BOSTON - A sustained bull market for high-technology public stocks and the seemingly endless appetite for high-tech initial public offerings propelled venture capital returns to the highest levels seen in more than a decade, according to Venture Economics Information Services.
Preliminary results of a survey of venture capital partnerships reveal they returned 50.7% for the year ended Dec. 31, according to Venture Economics Information Services. Venture capital partnerships returned 16.2% during the same period a year earlier.
"While the final results are not due for several more weeks, with 80% of the survey complete - out of 700 funds - we can estimate that 1995 is definitely a record breaker with the average return for funds from seed funds to later-stage funds posting a 40% return," for the year, said Jesse Reyes, director. "Later-stage companies .... had an astounding 60.9% return for 1995," he said. "Returns haven't been in this range since the industry posted a 56% return for the year 1980."
WASHINGTON - Lawmakers need to consider the impact of shifting part of the Social Security trust funds into the private capital markets before drafting any legislation to fix the system, the American Academy of Actuaries suggested in reports presented this month to Congress.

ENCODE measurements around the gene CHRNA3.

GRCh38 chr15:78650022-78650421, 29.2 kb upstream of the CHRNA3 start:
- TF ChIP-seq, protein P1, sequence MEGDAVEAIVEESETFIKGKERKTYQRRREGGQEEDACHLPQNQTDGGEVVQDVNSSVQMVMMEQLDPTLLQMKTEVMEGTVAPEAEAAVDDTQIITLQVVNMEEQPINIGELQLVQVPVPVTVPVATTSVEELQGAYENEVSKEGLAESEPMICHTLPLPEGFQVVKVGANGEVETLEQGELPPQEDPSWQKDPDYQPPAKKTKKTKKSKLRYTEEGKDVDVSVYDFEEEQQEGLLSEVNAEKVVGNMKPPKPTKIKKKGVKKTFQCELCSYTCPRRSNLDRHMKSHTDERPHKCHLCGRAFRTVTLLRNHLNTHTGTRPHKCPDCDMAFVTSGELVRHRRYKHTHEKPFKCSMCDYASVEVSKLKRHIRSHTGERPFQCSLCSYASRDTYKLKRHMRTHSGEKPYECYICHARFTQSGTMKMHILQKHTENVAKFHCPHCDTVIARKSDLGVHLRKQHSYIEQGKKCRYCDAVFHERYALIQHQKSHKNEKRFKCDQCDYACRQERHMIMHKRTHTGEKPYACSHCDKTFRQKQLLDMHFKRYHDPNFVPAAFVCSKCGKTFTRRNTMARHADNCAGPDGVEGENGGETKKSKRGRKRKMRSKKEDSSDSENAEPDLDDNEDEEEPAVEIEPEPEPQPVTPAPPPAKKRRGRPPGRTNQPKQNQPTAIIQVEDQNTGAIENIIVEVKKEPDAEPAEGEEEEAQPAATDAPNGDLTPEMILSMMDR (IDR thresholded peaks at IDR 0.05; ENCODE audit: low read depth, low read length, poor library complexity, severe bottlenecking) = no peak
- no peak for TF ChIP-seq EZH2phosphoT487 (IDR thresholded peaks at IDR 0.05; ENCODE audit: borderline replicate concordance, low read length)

Lawmakers already are studying various proposals to shore up Social Security by investing part of the trust funds' assets in the capital markets, or letting individuals set up individual accounts and invest that money in the markets themselves.
The group suggests lawmakers explore the possibility that a huge infusion of Social Security trust fund assets could dampen market returns, as well as whether workers should be allowed to tap into those accounts before retirement.
The actuaries' group also recommends examining whether the government might need to bail out older Americans who spend their savings in their individual accounts too fast.
FAIRFAX, Va. - Gary Lyons, former head of the corporate consulting division of Institutional Shareholder Services Inc., started a firm offering corporations help to determine whether their executive pay plans and corporate governance practices will pass muster with activist shareholders.
Mr. Lyons' Fairfax, Va.-based eponymous firm also will advise corporations on how to check the validity of analysis conducted by proxy advisory firms.